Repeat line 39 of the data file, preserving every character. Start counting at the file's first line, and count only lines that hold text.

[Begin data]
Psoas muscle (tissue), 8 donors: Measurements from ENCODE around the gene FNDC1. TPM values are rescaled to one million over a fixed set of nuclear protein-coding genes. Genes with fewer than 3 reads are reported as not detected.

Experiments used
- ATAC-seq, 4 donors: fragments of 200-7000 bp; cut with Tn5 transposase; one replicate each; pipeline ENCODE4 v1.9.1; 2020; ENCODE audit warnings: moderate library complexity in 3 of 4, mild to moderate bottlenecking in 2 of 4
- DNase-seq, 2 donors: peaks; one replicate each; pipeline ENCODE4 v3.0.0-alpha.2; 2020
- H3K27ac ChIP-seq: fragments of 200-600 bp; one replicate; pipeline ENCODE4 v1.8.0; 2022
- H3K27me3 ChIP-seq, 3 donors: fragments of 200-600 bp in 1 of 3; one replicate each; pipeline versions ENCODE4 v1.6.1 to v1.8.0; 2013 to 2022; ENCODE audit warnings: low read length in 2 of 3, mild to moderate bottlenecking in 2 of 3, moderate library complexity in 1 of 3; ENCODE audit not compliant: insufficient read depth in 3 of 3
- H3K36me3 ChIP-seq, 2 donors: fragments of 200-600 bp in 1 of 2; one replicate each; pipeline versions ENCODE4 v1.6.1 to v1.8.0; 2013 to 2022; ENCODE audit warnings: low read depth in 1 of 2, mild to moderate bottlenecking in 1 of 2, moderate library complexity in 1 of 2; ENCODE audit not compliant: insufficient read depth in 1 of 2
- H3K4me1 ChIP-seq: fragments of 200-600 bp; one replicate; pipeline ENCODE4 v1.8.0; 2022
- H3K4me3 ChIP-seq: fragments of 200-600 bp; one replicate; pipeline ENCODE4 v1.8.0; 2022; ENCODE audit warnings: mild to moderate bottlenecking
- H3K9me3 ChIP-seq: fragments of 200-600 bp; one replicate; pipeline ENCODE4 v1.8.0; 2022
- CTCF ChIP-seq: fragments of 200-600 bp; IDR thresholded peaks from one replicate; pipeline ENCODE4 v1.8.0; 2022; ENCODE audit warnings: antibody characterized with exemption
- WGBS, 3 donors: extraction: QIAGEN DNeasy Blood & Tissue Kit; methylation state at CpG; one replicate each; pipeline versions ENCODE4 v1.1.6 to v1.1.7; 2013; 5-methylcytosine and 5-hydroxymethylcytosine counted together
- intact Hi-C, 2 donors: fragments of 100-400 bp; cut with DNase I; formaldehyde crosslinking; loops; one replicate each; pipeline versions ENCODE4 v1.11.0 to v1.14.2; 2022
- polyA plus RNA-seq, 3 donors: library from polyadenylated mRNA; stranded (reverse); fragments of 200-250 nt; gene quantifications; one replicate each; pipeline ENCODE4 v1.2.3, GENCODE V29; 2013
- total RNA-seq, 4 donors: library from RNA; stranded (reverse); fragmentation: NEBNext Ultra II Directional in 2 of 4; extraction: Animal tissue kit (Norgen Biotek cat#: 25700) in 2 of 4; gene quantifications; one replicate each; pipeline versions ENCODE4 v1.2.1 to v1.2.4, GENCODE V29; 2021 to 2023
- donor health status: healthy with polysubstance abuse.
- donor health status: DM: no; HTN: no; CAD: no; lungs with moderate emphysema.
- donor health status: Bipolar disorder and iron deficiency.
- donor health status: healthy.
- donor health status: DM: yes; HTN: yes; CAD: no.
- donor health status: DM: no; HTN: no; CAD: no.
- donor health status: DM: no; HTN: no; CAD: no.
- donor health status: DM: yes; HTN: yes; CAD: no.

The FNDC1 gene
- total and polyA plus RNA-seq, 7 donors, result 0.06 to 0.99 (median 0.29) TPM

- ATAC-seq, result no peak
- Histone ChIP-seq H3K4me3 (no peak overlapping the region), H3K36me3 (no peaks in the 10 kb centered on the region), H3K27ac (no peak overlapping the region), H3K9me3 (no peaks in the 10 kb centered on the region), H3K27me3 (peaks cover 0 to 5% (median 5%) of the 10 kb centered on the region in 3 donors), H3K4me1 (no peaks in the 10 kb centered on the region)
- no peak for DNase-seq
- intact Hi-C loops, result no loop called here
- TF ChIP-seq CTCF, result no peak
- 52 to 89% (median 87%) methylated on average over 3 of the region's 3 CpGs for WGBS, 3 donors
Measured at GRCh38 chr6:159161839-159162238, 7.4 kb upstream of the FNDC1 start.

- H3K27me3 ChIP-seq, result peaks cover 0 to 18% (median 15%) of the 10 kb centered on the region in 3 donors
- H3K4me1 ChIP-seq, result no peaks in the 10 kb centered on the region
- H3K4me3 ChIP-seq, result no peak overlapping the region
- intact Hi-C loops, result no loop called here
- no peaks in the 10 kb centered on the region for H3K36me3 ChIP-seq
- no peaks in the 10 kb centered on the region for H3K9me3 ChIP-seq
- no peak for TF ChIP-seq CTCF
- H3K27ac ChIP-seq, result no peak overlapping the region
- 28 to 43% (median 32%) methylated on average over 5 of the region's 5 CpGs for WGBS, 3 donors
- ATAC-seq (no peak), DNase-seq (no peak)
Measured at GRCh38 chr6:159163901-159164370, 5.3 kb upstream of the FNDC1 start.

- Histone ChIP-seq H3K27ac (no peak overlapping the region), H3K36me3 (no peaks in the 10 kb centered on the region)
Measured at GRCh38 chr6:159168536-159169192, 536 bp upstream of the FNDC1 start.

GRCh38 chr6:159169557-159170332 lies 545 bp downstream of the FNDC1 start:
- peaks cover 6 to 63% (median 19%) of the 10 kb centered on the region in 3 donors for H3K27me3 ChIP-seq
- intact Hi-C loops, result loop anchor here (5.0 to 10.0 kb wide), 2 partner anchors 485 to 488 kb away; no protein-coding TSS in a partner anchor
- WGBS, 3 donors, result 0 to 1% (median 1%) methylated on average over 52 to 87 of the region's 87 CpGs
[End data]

- no peak for TF ChIP-seq CTCF